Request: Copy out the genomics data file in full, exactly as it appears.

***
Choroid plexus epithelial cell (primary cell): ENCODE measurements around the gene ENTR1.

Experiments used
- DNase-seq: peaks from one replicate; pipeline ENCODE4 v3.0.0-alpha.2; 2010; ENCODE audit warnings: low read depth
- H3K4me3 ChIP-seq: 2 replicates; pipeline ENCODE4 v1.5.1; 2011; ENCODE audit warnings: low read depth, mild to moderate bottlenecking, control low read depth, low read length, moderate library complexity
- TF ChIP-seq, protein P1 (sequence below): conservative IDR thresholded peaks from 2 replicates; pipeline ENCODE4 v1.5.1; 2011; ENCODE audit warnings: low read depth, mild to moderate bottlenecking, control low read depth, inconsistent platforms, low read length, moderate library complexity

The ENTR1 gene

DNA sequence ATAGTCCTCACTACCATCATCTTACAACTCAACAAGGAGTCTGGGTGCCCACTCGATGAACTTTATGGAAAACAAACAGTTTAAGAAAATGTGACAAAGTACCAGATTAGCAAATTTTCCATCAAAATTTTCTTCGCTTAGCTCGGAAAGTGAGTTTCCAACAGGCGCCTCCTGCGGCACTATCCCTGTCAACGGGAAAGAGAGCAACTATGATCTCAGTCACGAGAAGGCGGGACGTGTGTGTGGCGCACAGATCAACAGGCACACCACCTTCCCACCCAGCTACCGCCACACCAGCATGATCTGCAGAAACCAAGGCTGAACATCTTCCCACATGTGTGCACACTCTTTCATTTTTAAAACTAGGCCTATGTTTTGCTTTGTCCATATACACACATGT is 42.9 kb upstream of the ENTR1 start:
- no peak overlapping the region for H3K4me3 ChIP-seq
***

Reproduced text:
Choroid plexus epithelial cell (primary cell): ENCODE measurements around the gene ENTR1.

Experiments used
- DNase-seq: peaks from one replicate; pipeline ENCODE4 v3.0.0-alpha.2; 2010; ENCODE audit warnings: low read depth
- H3K4me3 ChIP-seq: 2 replicates; pipeline ENCODE4 v1.5.1; 2011; ENCODE audit warnings: low read depth, mild to moderate bottlenecking, control low read depth, low read length, moderate library complexity
- TF ChIP-seq, protein P1 (sequence below): conservative IDR thresholded peaks from 2 replicates; pipeline ENCODE4 v1.5.1; 2011; ENCODE audit warnings: low read depth, mild to moderate bottlenecking, control low read depth, inconsistent platforms, low read length, moderate library complexity

The ENTR1 gene

DNA sequence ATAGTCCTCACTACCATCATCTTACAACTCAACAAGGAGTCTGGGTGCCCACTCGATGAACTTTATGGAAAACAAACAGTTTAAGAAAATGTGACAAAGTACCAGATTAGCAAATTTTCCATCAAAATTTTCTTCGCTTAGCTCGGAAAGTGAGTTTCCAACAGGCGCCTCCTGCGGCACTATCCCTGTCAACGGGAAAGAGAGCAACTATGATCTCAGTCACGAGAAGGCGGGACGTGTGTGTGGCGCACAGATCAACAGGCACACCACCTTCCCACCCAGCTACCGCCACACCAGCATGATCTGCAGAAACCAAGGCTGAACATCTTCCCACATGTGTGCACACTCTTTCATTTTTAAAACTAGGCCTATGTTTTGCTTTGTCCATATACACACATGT is 42.9 kb upstream of the ENTR1 start:
- no peak overlapping the region for H3K4me3 ChIP-seq